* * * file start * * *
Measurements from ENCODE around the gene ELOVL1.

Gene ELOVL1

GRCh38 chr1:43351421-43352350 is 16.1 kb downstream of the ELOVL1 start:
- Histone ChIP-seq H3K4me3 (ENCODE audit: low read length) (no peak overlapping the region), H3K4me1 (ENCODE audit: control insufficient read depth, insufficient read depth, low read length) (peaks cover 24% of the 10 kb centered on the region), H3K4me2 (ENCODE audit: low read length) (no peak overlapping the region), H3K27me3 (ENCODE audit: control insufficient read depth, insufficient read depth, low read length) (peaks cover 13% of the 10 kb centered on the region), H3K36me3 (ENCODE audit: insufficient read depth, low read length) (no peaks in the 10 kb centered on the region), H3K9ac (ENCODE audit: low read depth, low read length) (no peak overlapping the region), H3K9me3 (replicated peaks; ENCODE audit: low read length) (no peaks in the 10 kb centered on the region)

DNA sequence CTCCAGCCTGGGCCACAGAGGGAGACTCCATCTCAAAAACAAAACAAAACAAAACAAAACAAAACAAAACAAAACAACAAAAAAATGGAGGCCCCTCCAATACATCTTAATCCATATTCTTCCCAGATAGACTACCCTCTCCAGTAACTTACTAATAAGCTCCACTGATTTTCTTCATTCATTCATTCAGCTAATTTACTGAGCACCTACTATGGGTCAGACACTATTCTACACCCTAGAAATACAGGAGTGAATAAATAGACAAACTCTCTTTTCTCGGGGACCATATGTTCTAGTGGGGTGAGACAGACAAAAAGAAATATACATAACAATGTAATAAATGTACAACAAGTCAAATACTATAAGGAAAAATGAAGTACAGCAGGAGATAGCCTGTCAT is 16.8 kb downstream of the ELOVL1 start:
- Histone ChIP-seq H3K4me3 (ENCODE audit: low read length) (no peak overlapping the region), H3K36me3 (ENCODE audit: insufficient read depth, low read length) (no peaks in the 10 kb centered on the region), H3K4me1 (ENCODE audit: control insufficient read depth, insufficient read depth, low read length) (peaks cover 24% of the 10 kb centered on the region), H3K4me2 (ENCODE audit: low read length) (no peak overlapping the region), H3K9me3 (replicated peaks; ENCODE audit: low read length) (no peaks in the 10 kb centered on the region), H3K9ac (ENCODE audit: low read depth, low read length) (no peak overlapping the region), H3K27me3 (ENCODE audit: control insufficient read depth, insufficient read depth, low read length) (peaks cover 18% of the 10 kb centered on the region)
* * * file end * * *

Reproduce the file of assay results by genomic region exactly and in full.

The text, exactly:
Measurements from ENCODE around the gene ELOVL1.

Gene ELOVL1

GRCh38 chr1:43351421-43352350 is 16.1 kb downstream of the ELOVL1 start:
- Histone ChIP-seq H3K4me3 (ENCODE audit: low read length) (no peak overlapping the region), H3K4me1 (ENCODE audit: control insufficient read depth, insufficient read depth, low read length) (peaks cover 24% of the 10 kb centered on the region), H3K4me2 (ENCODE audit: low read length) (no peak overlapping the region), H3K27me3 (ENCODE audit: control insufficient read depth, insufficient read depth, low read length) (peaks cover 13% of the 10 kb centered on the region), H3K36me3 (ENCODE audit: insufficient read depth, low read length) (no peaks in the 10 kb centered on the region), H3K9ac (ENCODE audit: low read depth, low read length) (no peak overlapping the region), H3K9me3 (replicated peaks; ENCODE audit: low read length) (no peaks in the 10 kb centered on the region)

DNA sequence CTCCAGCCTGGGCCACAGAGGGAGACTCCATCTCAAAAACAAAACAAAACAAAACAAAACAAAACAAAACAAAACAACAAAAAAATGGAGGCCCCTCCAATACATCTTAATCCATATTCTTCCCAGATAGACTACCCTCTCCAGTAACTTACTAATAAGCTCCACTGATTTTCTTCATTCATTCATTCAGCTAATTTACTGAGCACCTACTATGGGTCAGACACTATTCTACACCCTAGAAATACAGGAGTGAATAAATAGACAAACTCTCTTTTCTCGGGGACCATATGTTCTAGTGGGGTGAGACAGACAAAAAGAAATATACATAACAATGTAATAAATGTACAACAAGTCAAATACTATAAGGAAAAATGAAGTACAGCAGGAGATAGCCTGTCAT is 16.8 kb downstream of the ELOVL1 start:
- Histone ChIP-seq H3K4me3 (ENCODE audit: low read length) (no peak overlapping the region), H3K36me3 (ENCODE audit: insufficient read depth, low read length) (no peaks in the 10 kb centered on the region), H3K4me1 (ENCODE audit: control insufficient read depth, insufficient read depth, low read length) (peaks cover 24% of the 10 kb centered on the region), H3K4me2 (ENCODE audit: low read length) (no peak overlapping the region), H3K9me3 (replicated peaks; ENCODE audit: low read length) (no peaks in the 10 kb centered on the region), H3K9ac (ENCODE audit: low read depth, low read length) (no peak overlapping the region), H3K27me3 (ENCODE audit: control insufficient read depth, insufficient read depth, low read length) (peaks cover 18% of the 10 kb centered on the region)